Federal Reserve Chairman Ben Bernanke would not risk a premature withdrawl of the stimlus that has underpinned the U.S. economic recovery, former vice chairman of the Fed Alan Binder told CNBC.
In a testimony to Congress on Wednesday, Bernanke sounded a dovish tone, remarking that the premature tightening of monetary policy carries a "substantial risk" of slowing the economic recovery. But in an answer to a question from a congressional committee, he also said the central bank could start paring back purchases in a couple of months and these comments helped send U.S. stocks lower.
"All you hear about is what if the Fed overstays its hand and we get inflation. They could make an error like that, but they could also make an error of withdrawing the accommodation too soon - and he [Bernanke] made that point very strongly today," Blinder told CNBC late Wednesday in New York.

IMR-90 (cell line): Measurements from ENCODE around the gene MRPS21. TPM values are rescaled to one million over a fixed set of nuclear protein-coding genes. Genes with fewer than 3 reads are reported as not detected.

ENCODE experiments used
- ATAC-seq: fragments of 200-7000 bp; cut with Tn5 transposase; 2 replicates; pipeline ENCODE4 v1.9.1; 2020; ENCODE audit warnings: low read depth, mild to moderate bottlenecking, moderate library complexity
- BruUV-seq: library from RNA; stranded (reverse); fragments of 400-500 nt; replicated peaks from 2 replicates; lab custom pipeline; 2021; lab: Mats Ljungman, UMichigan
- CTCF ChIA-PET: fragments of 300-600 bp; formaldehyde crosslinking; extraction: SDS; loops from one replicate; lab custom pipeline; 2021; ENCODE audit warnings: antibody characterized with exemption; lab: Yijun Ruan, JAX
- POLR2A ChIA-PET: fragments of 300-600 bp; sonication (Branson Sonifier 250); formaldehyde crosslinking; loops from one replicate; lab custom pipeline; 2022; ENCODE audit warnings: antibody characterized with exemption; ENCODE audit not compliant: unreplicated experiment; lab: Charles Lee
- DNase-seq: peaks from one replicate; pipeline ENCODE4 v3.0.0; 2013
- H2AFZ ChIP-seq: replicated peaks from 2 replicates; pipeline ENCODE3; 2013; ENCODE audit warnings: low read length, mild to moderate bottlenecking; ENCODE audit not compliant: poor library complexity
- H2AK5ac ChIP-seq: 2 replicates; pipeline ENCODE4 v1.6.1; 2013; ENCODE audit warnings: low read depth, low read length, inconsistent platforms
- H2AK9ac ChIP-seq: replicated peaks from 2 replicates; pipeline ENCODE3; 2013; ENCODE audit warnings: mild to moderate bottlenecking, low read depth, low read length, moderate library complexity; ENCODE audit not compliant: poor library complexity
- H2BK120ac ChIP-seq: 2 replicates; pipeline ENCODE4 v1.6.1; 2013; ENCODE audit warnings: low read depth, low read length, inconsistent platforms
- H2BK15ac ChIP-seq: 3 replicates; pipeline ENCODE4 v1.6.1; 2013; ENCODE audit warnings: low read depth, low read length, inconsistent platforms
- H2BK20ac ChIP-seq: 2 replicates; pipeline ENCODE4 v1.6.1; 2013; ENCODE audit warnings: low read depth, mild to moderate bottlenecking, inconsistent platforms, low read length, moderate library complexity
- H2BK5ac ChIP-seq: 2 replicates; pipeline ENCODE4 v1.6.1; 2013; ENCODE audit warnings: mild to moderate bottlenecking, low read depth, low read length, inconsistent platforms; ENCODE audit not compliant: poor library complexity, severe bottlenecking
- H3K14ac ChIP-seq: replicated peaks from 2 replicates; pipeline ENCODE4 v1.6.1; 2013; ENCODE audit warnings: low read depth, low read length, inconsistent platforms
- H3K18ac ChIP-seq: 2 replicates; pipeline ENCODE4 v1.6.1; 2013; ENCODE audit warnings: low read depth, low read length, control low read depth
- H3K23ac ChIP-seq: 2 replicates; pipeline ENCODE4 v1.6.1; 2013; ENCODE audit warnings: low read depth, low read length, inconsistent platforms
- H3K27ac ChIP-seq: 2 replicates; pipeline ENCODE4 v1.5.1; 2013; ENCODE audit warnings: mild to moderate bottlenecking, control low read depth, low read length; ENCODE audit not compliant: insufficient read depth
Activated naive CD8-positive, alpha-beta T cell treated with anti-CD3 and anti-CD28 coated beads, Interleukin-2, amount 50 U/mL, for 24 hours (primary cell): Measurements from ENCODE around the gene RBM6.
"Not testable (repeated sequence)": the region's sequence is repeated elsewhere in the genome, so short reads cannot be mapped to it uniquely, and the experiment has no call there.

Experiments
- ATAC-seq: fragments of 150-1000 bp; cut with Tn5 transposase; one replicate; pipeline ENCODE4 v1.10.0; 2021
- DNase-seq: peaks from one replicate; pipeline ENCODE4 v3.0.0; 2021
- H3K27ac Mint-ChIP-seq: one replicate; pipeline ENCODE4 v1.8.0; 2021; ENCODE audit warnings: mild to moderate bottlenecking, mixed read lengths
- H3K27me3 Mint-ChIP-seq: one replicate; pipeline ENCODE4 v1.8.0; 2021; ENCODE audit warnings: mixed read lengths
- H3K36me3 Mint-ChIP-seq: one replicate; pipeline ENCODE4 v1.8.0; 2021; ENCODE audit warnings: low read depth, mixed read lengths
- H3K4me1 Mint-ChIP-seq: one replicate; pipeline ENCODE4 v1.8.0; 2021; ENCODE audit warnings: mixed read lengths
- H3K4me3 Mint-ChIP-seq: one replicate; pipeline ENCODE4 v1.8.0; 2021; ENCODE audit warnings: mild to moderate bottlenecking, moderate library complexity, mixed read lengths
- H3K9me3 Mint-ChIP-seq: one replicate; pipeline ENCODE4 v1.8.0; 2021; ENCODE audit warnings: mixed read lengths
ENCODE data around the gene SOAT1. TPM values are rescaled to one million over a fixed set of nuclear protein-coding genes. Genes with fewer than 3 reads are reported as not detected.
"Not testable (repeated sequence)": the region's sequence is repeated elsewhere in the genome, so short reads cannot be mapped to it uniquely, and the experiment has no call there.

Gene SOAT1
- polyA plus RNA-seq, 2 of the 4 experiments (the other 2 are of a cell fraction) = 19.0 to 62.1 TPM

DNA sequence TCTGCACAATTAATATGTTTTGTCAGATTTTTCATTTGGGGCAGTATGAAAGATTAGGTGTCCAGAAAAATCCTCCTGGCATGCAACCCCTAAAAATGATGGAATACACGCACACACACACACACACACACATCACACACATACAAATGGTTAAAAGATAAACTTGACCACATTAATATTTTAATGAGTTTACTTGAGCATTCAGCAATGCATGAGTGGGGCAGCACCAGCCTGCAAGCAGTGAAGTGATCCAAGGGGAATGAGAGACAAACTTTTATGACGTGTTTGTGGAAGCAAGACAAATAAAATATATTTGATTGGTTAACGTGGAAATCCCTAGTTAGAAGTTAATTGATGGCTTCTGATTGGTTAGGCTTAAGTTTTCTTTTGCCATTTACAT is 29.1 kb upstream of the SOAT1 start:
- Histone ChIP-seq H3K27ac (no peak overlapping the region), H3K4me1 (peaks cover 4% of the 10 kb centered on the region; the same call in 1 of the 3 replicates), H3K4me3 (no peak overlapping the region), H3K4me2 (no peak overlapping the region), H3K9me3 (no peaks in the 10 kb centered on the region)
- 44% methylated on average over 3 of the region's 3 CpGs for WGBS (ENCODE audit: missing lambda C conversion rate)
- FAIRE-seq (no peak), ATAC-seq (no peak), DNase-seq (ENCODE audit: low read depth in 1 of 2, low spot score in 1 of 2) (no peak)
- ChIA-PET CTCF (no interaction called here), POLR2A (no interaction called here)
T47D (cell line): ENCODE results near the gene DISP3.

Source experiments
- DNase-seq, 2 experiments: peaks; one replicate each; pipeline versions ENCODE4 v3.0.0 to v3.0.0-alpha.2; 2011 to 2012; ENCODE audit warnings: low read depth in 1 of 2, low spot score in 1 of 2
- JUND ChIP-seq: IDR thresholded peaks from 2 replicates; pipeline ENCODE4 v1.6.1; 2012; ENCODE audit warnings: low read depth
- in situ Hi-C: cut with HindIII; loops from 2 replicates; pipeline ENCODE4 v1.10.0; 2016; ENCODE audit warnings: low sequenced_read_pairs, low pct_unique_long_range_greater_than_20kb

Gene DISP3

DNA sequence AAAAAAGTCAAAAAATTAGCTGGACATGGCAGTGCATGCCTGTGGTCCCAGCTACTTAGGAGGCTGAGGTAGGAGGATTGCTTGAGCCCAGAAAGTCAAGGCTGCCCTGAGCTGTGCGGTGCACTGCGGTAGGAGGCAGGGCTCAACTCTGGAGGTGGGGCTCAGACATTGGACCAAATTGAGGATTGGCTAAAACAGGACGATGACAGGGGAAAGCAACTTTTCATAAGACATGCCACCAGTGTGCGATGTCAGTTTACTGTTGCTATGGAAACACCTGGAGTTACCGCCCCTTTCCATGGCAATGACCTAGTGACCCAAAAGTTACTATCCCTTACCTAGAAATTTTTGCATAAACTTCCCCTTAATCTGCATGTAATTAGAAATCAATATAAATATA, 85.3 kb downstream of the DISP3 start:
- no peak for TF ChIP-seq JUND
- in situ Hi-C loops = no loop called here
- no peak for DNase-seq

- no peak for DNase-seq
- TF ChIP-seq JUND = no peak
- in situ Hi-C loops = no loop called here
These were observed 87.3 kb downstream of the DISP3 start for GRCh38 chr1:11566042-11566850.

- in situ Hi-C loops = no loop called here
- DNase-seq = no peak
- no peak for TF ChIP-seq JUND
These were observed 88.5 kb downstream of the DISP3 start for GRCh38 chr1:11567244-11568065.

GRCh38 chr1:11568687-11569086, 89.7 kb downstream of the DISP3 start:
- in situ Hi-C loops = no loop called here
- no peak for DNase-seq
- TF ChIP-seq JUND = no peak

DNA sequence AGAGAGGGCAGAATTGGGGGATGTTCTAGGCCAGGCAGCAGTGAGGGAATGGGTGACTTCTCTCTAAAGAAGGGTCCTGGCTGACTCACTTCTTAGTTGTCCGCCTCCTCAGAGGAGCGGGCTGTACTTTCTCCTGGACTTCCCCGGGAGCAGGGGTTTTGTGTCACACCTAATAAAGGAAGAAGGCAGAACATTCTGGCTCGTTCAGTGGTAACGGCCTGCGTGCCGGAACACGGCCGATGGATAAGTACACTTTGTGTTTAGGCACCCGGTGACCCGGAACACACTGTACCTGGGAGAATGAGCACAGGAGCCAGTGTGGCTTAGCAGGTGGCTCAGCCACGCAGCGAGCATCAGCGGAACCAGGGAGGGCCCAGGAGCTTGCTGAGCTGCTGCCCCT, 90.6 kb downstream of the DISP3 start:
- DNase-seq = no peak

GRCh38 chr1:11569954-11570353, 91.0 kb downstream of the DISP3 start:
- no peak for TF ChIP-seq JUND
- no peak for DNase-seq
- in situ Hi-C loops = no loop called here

Hawkish members of the central bank have been vocal about their belief that quantitative easing should be wound down sooner rather than later.
Several hawks have argued that the committee should be comparing labor market conditions now with September when the third round of quantitative easing policy was enacted, leading them to gauge that the time for tapering is now.
(Read More: Fed Hawks, Doves Divided Over Improved Labor Market)
"The market should understand that the Fed is very badly split. There are hawks, doves and even some super hawks. Esther George has been dissenting all through the year. (But) the Bernanke side is winning," he said. Esther George is the president of the Federal Reserve Bank of Kansas City.
Investors should know that the "Bernanke faction" - which includes the vice chairman of the Federal Reserve and the president of the Federal Reserve Bank of New York - is in the "driving seat", Binder said.
(Read More: Cramer: Can Bull Survive Without Bernanke?)
"The voices that really matter at the Fed are talking very differently to the people that are saying we should get out of this. Many of them thought we never should have gotten into this in the first place - that's very different from Ben Bernanke's attitude," he added.